All of that detail became “fact,” though Brawley remained silent, and with the racial slurs written on her body, it was enough to get the FBI involved.
It was also enough to get Reverend Al Sharpton involved. In concert with lawyers Vernon Mason and Alton C. Maddox, Sharpton “[used] the case for various purposes, from raising black consciousness to raising cold cash,” wrote journalist Edwin Diamond in New York magazine. The story of a pretty, young black woman raped by white cops was irresistible to the media. Brawley’s legal advisors took full advantage of that fact.
After a white police officer in the area coincidentally committed suicide, he became the focus of an investigation that would bring several innocent men—friends of the deceased—under intense suspicion in the long months before the grand jury concluded that no abduction and rape had taken place.
According to a boyfriend of Tawana’s who gave an interview to New York Newsday, Tawana and her mother Glenda fabricated the story together but never intended for it to become public. The boyfriend said they went to such extremes to keep Glenda’s husband Ralph King from beating Tawana for staying out all night. Allegedly, King had done so in the past, and his wife and stepdaughter had good reason to fear him: King’s documented history of domestic violence includes a conviction for killing his first wife.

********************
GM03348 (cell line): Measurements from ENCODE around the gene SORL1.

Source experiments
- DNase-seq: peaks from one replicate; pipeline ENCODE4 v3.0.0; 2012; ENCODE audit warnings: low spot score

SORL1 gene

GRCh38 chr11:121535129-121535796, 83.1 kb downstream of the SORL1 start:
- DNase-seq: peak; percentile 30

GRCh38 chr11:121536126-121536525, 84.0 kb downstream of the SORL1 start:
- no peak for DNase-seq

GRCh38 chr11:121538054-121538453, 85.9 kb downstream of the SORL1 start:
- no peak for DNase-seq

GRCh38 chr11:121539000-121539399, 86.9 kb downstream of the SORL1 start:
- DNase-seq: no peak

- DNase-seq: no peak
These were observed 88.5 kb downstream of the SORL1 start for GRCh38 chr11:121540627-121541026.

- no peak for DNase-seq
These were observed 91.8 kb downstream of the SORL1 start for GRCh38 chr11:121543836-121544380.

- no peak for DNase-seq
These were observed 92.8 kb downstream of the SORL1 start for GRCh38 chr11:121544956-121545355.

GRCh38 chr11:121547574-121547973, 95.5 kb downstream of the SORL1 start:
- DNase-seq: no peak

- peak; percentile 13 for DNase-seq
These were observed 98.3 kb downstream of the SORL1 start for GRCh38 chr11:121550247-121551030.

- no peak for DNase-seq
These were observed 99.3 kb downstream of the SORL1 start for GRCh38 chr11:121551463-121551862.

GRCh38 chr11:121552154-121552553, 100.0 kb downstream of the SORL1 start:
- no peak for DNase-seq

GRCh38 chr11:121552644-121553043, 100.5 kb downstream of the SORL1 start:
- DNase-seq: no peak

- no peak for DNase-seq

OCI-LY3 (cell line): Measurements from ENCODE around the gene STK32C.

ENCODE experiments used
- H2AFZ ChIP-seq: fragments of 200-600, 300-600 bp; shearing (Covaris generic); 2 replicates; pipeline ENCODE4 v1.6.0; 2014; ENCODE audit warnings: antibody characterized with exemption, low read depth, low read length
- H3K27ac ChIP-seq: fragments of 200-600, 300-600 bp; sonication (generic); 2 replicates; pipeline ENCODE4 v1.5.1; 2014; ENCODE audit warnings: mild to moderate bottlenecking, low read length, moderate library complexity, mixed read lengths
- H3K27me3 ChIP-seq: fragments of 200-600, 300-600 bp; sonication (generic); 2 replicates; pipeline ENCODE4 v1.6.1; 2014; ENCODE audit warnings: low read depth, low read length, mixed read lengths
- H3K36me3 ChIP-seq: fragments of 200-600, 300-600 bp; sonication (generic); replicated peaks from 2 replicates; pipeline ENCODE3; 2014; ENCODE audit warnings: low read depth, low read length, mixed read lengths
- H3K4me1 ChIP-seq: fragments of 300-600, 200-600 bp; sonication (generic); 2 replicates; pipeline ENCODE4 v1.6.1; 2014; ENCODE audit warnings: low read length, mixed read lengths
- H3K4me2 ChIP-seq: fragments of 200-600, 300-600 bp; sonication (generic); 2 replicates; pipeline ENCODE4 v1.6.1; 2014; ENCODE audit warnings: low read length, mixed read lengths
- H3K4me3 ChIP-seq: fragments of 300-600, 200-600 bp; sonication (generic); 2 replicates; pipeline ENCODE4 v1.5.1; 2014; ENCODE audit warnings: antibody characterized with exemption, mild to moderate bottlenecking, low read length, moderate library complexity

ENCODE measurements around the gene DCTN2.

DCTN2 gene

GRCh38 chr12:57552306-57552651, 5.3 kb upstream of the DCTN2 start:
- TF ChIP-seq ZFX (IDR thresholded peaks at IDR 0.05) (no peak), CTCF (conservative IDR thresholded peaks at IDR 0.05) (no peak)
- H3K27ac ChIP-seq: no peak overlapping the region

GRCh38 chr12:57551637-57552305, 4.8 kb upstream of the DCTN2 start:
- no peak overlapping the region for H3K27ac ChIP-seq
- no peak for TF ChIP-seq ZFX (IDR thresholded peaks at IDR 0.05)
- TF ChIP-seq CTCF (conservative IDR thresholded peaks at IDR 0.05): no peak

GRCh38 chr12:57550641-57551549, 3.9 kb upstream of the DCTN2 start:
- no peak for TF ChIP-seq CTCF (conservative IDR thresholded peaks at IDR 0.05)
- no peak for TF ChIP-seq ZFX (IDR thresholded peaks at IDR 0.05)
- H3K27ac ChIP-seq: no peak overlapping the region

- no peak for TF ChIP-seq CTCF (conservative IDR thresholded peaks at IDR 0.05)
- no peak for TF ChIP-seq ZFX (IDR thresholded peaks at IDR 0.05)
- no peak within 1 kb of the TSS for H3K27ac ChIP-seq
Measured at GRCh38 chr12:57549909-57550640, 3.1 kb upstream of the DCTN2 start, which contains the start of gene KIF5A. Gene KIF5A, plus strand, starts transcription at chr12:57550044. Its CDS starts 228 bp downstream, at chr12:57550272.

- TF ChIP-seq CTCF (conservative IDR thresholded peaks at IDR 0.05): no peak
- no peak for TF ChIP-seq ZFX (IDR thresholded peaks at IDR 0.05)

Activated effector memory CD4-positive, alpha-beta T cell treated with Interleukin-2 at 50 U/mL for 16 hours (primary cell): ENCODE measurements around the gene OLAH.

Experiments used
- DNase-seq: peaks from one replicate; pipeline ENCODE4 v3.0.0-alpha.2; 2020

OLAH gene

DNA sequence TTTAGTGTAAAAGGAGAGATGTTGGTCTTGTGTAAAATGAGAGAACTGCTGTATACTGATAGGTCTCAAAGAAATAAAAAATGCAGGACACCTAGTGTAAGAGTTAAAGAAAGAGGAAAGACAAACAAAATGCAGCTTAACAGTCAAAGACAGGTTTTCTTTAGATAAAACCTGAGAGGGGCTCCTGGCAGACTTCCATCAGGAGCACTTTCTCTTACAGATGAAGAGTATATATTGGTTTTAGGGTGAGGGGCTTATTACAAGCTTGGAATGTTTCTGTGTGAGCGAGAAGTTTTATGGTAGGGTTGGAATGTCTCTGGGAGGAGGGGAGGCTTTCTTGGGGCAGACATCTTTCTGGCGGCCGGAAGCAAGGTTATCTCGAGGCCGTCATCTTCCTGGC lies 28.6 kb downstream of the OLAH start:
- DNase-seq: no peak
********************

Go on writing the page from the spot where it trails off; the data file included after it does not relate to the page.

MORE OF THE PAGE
But once the police, the FBI, and the Sharpton-led legal/PR team got involved, a self-protective lie that was meant to stay within Tawana’s troubled family instead thrust her into the national spotlight for months. And it all happened without her saying a word.
Crystal Mangum, the woman who in 2006 accused three members of the Duke University lacrosse team of raping her after a party at which she’d performed as a stripper, said a lot more than Brawley, but her own words were suspicious and often contradictory. Without the single-mindedness of prosecutor Mike Nifong propelling it forward, the case would have died out before becoming such a cause célèbre of feminists and, later, men’s rights activists playing “gotcha.”